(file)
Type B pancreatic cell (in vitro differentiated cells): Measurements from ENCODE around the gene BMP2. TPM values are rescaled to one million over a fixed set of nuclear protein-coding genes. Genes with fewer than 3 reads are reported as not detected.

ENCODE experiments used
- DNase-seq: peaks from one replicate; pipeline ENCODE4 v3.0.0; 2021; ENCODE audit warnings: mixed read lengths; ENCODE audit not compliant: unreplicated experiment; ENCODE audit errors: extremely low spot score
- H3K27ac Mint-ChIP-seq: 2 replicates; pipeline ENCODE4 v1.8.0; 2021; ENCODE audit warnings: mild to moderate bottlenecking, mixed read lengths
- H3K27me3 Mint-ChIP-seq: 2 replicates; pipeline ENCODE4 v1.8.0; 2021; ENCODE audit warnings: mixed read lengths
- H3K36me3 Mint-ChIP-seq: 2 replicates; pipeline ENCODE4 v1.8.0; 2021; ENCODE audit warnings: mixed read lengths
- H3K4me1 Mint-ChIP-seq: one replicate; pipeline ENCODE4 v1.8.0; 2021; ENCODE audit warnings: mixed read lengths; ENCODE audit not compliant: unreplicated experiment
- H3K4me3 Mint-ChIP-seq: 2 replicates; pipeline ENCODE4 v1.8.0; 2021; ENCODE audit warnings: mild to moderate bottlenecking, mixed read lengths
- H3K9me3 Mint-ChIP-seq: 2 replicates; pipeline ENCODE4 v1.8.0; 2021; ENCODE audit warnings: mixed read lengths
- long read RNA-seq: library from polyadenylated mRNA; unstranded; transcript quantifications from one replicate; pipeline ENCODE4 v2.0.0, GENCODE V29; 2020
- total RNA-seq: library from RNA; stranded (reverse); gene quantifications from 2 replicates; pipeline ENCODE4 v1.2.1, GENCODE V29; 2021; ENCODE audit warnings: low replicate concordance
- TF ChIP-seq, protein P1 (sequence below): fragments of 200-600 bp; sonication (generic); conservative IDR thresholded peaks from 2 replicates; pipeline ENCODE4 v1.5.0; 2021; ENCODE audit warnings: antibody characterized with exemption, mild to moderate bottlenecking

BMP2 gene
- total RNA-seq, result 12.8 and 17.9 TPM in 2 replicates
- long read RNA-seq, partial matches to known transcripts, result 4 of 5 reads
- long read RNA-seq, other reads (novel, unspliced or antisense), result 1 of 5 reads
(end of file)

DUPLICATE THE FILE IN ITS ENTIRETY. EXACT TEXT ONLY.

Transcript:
Type B pancreatic cell (in vitro differentiated cells): Measurements from ENCODE around the gene BMP2. TPM values are rescaled to one million over a fixed set of nuclear protein-coding genes. Genes with fewer than 3 reads are reported as not detected.

ENCODE experiments used
- DNase-seq: peaks from one replicate; pipeline ENCODE4 v3.0.0; 2021; ENCODE audit warnings: mixed read lengths; ENCODE audit not compliant: unreplicated experiment; ENCODE audit errors: extremely low spot score
- H3K27ac Mint-ChIP-seq: 2 replicates; pipeline ENCODE4 v1.8.0; 2021; ENCODE audit warnings: mild to moderate bottlenecking, mixed read lengths
- H3K27me3 Mint-ChIP-seq: 2 replicates; pipeline ENCODE4 v1.8.0; 2021; ENCODE audit warnings: mixed read lengths
- H3K36me3 Mint-ChIP-seq: 2 replicates; pipeline ENCODE4 v1.8.0; 2021; ENCODE audit warnings: mixed read lengths
- H3K4me1 Mint-ChIP-seq: one replicate; pipeline ENCODE4 v1.8.0; 2021; ENCODE audit warnings: mixed read lengths; ENCODE audit not compliant: unreplicated experiment
- H3K4me3 Mint-ChIP-seq: 2 replicates; pipeline ENCODE4 v1.8.0; 2021; ENCODE audit warnings: mild to moderate bottlenecking, mixed read lengths
- H3K9me3 Mint-ChIP-seq: 2 replicates; pipeline ENCODE4 v1.8.0; 2021; ENCODE audit warnings: mixed read lengths
- long read RNA-seq: library from polyadenylated mRNA; unstranded; transcript quantifications from one replicate; pipeline ENCODE4 v2.0.0, GENCODE V29; 2020
- total RNA-seq: library from RNA; stranded (reverse); gene quantifications from 2 replicates; pipeline ENCODE4 v1.2.1, GENCODE V29; 2021; ENCODE audit warnings: low replicate concordance
- TF ChIP-seq, protein P1 (sequence below): fragments of 200-600 bp; sonication (generic); conservative IDR thresholded peaks from 2 replicates; pipeline ENCODE4 v1.5.0; 2021; ENCODE audit warnings: antibody characterized with exemption, mild to moderate bottlenecking

BMP2 gene
- total RNA-seq, result 12.8 and 17.9 TPM in 2 replicates
- long read RNA-seq, partial matches to known transcripts, result 4 of 5 reads
- long read RNA-seq, other reads (novel, unspliced or antisense), result 1 of 5 reads